Just as the NES Classic Edition broke ground before the SNES Classic, Analogue is also following up on Nintendo's wallet-grab on our childhood memories with another premium, no-compromise mini console that plays the gaming carts of yesteryear, and solves some of our issues with the official miniature SNES. This is all, however, for a premium price. Naturally.
The main selling point of the Super Nt is that it doesn't tap emulation to play retro games. You can use old cartridges to play your games exactly like they were -- for better and worse. Yep, it's accurate and lag-free, but there's also no save state feature, like that found on the official mini console. The Super Nt does, however, add aspect ratio preservation for your wide-screen TV, as well as multiple resolution options, scanlines and scaler options to make sure games look as old as you remember them looking. It's also outputting your favourite 16-bit chip loops at 48kHz -- high-fidelity (for a SNES) audio.
This is also the first complete FPGA (field-programmable gate array) Super Nintendo console -- Analogue says it's designed to "preserve video game history, with the respect it deserves." But don't worry, there's still wireless controller options. I mean, we're not savages.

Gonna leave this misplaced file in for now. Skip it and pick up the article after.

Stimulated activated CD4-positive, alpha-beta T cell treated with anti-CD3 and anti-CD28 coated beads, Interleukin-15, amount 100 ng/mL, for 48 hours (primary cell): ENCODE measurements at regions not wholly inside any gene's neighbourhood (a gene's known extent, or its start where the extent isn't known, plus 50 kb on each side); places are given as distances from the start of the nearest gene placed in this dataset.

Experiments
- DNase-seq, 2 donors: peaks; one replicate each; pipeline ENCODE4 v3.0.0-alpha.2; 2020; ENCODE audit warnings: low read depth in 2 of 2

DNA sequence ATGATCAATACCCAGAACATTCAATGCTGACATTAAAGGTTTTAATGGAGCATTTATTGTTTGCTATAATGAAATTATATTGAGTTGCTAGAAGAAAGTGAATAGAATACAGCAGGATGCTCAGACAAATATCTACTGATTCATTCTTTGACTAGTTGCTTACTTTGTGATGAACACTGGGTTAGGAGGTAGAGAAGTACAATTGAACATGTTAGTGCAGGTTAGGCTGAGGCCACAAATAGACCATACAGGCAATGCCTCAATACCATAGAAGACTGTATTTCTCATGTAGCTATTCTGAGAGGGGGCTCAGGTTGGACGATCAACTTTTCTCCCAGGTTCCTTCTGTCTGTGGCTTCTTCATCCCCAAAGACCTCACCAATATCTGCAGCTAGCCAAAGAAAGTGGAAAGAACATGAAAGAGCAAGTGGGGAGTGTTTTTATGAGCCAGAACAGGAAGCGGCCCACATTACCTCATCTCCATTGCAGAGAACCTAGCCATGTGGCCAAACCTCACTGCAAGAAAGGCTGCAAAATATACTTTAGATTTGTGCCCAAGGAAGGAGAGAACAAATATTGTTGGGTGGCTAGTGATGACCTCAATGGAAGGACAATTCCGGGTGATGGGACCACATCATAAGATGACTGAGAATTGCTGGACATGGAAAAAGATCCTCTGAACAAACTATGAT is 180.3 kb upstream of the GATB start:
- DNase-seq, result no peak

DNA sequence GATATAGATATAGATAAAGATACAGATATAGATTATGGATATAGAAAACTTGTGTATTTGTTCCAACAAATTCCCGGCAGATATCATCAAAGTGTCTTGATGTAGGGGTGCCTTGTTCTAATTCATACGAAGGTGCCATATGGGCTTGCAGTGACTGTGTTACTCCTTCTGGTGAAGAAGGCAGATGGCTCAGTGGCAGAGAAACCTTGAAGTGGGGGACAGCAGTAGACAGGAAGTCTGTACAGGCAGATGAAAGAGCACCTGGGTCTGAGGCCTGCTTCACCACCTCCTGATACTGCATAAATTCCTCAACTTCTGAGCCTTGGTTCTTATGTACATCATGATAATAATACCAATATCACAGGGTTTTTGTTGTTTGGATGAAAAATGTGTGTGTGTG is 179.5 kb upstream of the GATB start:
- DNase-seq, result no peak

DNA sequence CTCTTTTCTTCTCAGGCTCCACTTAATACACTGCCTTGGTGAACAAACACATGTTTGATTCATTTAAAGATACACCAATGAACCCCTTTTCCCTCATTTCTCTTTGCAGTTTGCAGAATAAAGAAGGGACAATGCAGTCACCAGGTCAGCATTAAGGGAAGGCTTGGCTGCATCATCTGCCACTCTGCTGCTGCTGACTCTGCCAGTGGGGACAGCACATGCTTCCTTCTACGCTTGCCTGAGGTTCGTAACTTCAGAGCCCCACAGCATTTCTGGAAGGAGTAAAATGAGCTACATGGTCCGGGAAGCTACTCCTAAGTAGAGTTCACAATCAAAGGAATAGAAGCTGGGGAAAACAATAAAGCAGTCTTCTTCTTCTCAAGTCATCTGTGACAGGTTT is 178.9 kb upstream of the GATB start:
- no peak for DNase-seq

Compared to Nintendo's version, Analogue is positioning its mini-SNES as a premium product. There are black, see-thru and classic-colored consoles to choose from, each priced at $190, while wireless controllers (from 8bitdo) also come in the same color options at $40 a pop. Interestingly, this makes the console much cheaper than its predecessor, the Nt Mini. However, with those wireless controller prices -- there's none in-box -- it still brings the price up to just below $300. In comparison, the SNES Classic retailed for $80.
While we've got the prices, we still don't know an exact launch date. However, given we know everything else, and have plenty of images of it, we'd suspect it's going to arrive sooner rather than later.
Update: In fact preorders are live here -- and you can expect delivery early next year.
- This article originally appeared on Engadget.